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A ‘Miraculous’ Local Play Poised to Reach a Wider Audience 'The Hindu and the Cowboy' finds a publisher

Roshan Paiva acting in the “The Hindu and the Cowboy.” Roshan Paiva, a Catholic native of Sri Lanka, often took the role of the Hindu in the “The Hindu and the Cowboy.” (Courtesy | Donna Woodard Ziegenhorn)
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4 minute read

Alan Tilson confesses — with gratitude — that “The Hindu and the Cowboy,” a Kansas City-based play that premiered in 2004 but that now may have new life around the country, saved his life.

“The whole thing was quite personal for me because I was at my bottom,” says Tilson, an actor and an Episcopal priest.

“I had left the priesthood because I was inhibited by the bishop for my drinking. But I was living at Unity Temple on the Plaza in the basement because they had mercy on me and gave me a place to live.”

So one day at Unity Tilson ran into an acquaintance, Donna Woodard Ziegenhorn, the playwright. She was walking down a hall with Unity’s lead pastor, Duke Tufty, talking about the possibility of Unity hosting a production of the play.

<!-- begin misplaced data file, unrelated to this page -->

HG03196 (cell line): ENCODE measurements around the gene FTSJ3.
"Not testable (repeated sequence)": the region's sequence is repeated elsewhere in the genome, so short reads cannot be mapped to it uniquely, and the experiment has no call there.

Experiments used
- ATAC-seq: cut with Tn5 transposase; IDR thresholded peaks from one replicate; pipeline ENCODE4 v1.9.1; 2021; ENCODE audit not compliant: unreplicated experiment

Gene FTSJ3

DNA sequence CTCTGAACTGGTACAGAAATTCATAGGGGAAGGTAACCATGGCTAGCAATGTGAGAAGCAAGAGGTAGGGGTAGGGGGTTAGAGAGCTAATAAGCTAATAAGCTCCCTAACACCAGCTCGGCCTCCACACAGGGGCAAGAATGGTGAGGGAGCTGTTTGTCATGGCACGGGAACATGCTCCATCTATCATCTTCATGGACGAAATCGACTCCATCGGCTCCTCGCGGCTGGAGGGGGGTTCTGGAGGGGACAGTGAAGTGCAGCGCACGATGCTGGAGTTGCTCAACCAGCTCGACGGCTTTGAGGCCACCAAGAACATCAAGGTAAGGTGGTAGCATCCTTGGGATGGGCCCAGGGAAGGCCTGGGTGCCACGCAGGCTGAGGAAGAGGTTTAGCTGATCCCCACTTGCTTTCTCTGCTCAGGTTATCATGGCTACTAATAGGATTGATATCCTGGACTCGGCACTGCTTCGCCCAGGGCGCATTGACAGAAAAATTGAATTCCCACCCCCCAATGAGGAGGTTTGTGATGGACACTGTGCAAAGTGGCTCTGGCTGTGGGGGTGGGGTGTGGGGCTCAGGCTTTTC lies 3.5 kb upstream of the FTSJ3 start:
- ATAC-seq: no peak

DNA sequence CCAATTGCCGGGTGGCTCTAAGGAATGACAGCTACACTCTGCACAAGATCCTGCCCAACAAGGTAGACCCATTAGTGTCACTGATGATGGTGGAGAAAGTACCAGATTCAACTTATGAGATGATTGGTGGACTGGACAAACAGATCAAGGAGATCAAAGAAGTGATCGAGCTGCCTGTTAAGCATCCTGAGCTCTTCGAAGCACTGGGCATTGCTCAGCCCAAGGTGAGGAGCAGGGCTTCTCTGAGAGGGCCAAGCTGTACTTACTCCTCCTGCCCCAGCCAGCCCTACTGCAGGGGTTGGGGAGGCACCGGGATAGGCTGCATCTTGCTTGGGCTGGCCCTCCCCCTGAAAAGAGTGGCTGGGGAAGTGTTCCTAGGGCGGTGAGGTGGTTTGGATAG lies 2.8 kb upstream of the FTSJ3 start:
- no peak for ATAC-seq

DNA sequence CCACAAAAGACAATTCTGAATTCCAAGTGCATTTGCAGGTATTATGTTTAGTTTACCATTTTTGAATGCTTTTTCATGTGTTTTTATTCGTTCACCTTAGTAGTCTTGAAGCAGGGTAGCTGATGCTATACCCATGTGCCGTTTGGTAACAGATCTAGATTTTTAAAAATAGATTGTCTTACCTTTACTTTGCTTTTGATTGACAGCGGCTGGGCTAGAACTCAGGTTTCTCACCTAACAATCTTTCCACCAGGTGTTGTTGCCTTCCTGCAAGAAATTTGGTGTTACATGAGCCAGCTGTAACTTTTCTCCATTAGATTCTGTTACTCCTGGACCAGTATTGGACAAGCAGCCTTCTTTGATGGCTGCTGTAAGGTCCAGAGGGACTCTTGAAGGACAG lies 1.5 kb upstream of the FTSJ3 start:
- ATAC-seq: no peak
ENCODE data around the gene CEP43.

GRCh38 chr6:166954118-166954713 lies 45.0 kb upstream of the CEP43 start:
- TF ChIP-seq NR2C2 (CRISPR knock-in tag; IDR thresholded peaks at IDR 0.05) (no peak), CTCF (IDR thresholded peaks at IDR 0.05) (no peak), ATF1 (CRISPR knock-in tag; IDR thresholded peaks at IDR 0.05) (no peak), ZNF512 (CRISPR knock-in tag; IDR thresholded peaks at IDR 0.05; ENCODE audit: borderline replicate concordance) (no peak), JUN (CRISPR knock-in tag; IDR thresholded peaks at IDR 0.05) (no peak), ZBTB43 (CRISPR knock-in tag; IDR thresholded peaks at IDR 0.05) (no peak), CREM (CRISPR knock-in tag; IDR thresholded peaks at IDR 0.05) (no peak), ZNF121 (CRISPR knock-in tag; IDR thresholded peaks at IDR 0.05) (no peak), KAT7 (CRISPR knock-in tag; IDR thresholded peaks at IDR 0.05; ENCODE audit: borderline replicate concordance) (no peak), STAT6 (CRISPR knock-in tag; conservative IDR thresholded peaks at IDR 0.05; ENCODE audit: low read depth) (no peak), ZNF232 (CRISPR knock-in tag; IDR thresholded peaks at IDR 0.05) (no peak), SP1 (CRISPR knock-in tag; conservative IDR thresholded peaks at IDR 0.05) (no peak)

Ziegenhorn invited Tilson to audition for the play. He did and, over the years, he ended up playing both the cowboy, named Burleigh, and a character named Father O’Malley, a Catholic priest.

Actor Alan Tilson as the cowboy in “The Hindu and the Cowboy
Actor Alan Tilson as the cowboy in “The Hindu and the Cowboy,” a play he says saved his life. (Courtesy | Donna Woodard Ziegenhorn)

All of that led him to more roles in dozens of other plays at the Metropolitan Ensemble Theatre, whose talented, risk-taking producing artistic director, Karen Paisley, became producer of “The Hindu and the Cowboy.”

Tilson, sober now for 17 years, has been reinstated as a priest. So running into Ziegenhorn that day at Unity “was a serendipitous event that gave me my life back. It was just miraculous.”

The award-winning play, which tells lots of stories about people from different religions, races, cultures and backgrounds who learn from each other’s lives, was recently published by Next Stage Press so it’s now available to theater companies, colleges, high schools and others.

It’s those personal stories that make the play both believable and engaging. Not long before Ziegenhorn wrote the play, she says, she “had gotten deeply passionate and involved in the power of stories. And I saw how they could impact a community.”